IDEAS home Printed from https://ideas.repec.org/a/bla/jpbect/v8y2006i2p265-282.html
   My bibliography  Save this article

Effort and Performance in Public Policy Contests

Author

Listed:
  • GIL S. EPSTEIN
  • SHMUEL NITZAN

Abstract

Government intervention often gives rise to contests in which the possible "prizes" are determined by the status quo and some new public policy proposal. In this paper we study a general class of such two-player public policy contests and examine the effect of a change in the proposed policy, a change that may affect the payoffs of the two contestants, on their effort and performance. Our results extend the existing comparative statics studies that focus, in symmetric contests, on the effect of a change in the value of the prize or, in asymmetric contests, on the effect of one contestant's valuation of the prize. Our results hinge on a fundamental equation that specifies the equilibrium relationship between the strategic own-stake effect and the strategic rival's-stake effect. This fundamental equation clarifies the role of the three possible types of ability and stake asymmetry in determining the effect of payoff variations on the efforts and performance of the contestants. Copyright 2006 Blackwell Publishing Inc..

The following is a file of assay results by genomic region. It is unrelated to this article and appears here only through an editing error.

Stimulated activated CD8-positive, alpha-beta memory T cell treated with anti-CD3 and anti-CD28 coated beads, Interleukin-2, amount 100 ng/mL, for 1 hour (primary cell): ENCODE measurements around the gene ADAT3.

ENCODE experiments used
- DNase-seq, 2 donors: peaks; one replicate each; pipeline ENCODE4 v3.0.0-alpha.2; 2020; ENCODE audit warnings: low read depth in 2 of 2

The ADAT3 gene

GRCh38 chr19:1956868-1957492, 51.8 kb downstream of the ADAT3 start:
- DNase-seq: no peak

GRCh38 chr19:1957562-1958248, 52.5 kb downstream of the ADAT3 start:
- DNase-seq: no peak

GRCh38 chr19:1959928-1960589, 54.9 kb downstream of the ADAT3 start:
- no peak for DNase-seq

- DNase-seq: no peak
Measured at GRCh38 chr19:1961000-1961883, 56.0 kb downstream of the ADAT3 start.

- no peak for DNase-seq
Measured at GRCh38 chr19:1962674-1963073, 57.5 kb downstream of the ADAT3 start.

Suggested Citation

  • Gil S. Epstein & Shmuel Nitzan, 2006. "Effort and Performance in Public Policy Contests," Journal of Public Economic Theory, Association for Public Economic Theory, vol. 8(2), pages 265-282, May.
  • Handle: RePEc:bla:jpbect:v:8:y:2006:i:2:p:265-282
    as

    Download full text from publisher

    File URL: http://www.blackwell-synergy.com/doi/abs/10.1111/j.1467-9779.2006.00263.x
    File Function: link to full text
    Download Restriction: Access to full text is restricted to subscribers.

    As the access to this document is restricted, you may want to look for a different version below or search for a different version of it.

    Other versions of this item:

    References listed on IDEAS

    as